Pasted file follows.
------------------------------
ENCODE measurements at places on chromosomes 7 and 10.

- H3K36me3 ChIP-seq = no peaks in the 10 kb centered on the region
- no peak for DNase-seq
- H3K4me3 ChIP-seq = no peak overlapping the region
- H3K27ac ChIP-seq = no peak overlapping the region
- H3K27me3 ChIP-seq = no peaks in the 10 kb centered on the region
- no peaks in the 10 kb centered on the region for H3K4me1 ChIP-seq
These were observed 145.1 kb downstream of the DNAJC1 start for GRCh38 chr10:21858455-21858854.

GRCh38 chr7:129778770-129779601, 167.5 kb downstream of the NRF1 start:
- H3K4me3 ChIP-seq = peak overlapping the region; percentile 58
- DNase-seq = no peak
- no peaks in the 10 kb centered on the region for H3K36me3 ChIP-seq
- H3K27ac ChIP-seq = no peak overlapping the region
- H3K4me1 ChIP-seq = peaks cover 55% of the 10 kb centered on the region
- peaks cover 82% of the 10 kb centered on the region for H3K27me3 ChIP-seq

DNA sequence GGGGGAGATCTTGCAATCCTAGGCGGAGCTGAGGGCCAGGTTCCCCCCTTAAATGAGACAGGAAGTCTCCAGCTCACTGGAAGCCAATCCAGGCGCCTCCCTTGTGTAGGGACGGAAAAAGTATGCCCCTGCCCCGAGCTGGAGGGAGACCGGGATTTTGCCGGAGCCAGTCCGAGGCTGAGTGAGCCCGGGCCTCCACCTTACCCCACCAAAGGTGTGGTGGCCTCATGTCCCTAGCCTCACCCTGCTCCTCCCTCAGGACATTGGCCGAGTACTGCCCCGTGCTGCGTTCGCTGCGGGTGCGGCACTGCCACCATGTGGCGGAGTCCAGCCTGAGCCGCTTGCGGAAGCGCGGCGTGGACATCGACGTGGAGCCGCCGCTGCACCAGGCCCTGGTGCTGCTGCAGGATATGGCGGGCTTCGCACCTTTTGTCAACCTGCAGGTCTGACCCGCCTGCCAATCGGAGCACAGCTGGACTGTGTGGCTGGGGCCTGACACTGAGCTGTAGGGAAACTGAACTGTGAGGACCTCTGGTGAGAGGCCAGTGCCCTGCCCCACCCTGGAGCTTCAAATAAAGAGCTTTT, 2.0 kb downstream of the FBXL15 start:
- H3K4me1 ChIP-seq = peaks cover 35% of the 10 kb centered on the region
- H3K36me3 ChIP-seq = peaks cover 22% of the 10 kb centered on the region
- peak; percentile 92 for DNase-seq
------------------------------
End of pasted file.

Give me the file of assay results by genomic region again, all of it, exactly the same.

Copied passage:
ENCODE measurements at places on chromosomes 7 and 10.

- H3K36me3 ChIP-seq = no peaks in the 10 kb centered on the region
- no peak for DNase-seq
- H3K4me3 ChIP-seq = no peak overlapping the region
- H3K27ac ChIP-seq = no peak overlapping the region
- H3K27me3 ChIP-seq = no peaks in the 10 kb centered on the region
- no peaks in the 10 kb centered on the region for H3K4me1 ChIP-seq
These were observed 145.1 kb downstream of the DNAJC1 start for GRCh38 chr10:21858455-21858854.

GRCh38 chr7:129778770-129779601, 167.5 kb downstream of the NRF1 start:
- H3K4me3 ChIP-seq = peak overlapping the region; percentile 58
- DNase-seq = no peak
- no peaks in the 10 kb centered on the region for H3K36me3 ChIP-seq
- H3K27ac ChIP-seq = no peak overlapping the region
- H3K4me1 ChIP-seq = peaks cover 55% of the 10 kb centered on the region
- peaks cover 82% of the 10 kb centered on the region for H3K27me3 ChIP-seq

DNA sequence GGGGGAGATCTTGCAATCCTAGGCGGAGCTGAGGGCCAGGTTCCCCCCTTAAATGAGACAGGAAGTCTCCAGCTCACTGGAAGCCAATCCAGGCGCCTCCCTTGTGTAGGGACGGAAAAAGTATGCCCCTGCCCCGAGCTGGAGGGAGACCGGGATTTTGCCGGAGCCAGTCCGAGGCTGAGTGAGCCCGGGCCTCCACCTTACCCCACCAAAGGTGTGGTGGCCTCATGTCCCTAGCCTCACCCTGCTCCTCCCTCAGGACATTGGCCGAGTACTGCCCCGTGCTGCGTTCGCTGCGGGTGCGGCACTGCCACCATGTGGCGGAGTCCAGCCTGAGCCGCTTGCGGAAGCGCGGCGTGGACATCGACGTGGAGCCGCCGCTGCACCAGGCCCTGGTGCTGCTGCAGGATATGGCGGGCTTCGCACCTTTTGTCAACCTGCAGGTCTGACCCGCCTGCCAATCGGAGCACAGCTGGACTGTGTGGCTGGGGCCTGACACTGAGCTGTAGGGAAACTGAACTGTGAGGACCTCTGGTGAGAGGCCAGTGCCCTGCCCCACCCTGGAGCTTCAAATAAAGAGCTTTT, 2.0 kb downstream of the FBXL15 start:
- H3K4me1 ChIP-seq = peaks cover 35% of the 10 kb centered on the region
- H3K36me3 ChIP-seq = peaks cover 22% of the 10 kb centered on the region
- peak; percentile 92 for DNase-seq